The ICC believed that interest in international Test cricket was dying out due to the popularity of the faster format of the games. Therefore, they decided that something had to be done to improve public interest, so they created the World Test Championship, which gives each team something else to play for instead of just a series result. The ICC hope that this new competition will make fans pay more attention to Test cricket as all results can affect each team. Below we take a closer look at this new tournament.
When Did It Start?
The very first ICC World Test Championship began at the beginning of August in 2019 when Australia traveled to England to play in the Ashes, which finished 2-2. The ICC had been thinking of this competition for a long time, and the first one was meant to start way back in 2013 and then 2017. However, due to various reasons, it kept getting cancelled and was finally scheduled to start in August 2019.
What Teams Will Take Part?
There are twelve nations that play Test cricket at this moment in time, but only nine of them will be playing in this competition. The competing nations are England, Australia, New Zealand, Pakistan, Bangladesh, India, Sri Lanka, the West Indies, and South Africa.
These teams will play a 2, 3, 4, or 5-match series against six teams, meaning that there are two teams that each team will not be playing. Each team will play six series, three away and three at home, but each team will not play the same number of Test matches.
What is the Format and Points System of this Tournament?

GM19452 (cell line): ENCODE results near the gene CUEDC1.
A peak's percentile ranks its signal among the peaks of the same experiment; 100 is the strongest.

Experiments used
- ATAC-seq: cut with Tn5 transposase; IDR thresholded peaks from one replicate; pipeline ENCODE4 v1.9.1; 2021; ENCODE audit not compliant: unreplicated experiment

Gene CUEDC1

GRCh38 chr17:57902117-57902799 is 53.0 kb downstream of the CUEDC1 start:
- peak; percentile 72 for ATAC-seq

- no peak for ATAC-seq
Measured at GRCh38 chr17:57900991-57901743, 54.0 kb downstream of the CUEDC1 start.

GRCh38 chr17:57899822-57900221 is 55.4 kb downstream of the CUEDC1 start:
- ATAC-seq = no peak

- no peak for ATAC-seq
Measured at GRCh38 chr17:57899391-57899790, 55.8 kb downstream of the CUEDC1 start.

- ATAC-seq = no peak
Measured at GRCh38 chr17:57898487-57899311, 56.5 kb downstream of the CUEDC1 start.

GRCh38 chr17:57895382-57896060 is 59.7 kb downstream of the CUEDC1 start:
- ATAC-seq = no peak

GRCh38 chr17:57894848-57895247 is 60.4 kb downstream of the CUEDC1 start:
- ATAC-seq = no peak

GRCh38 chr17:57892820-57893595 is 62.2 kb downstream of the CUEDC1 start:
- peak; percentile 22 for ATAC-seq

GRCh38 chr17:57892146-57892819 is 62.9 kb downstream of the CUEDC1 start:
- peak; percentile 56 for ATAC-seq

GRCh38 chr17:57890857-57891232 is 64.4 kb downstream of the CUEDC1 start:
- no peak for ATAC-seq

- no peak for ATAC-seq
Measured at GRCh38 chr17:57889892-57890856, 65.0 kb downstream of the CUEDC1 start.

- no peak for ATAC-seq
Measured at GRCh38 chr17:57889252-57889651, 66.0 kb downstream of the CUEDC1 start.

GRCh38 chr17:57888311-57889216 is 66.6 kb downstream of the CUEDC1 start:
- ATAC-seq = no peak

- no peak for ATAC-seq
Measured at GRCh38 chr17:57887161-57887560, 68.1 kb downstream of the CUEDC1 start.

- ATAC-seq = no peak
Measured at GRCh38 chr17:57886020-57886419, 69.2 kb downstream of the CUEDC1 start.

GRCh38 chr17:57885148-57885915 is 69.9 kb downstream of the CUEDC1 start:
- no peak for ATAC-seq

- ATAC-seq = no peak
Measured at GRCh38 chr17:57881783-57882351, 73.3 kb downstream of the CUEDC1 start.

since each team will play six teams, the competition will consist of 72 matches in total. When all the games have been played, the two teams that sit at the top of the points table will play in a final. If the final ends up being drawn, then both teams will be named as joint champions. So, how does the points system work? Well, it depends on how many matches are being played in the series.
- In a 2-match series there will be 60 points for a win, 30 for a tie, 20 for a draw, and 0 for a loss
- In a 3-match series there will be 40 points for a win, 20 for a tie, 13 for a draw, and 0 for a loss
- In a 4-match series there will be 30 points for a win, 15 for a tie, 10 for a draw, and 0 for a loss
- In a 5-match series there will be 24 points for a win, 12 for a tie, 8 for a draw, and 0 for a loss
Therefore, with each series, there are 120 points up for grabs. If a team does not stick to a decent over-rate, then they will be deducted two points for each over they are behind.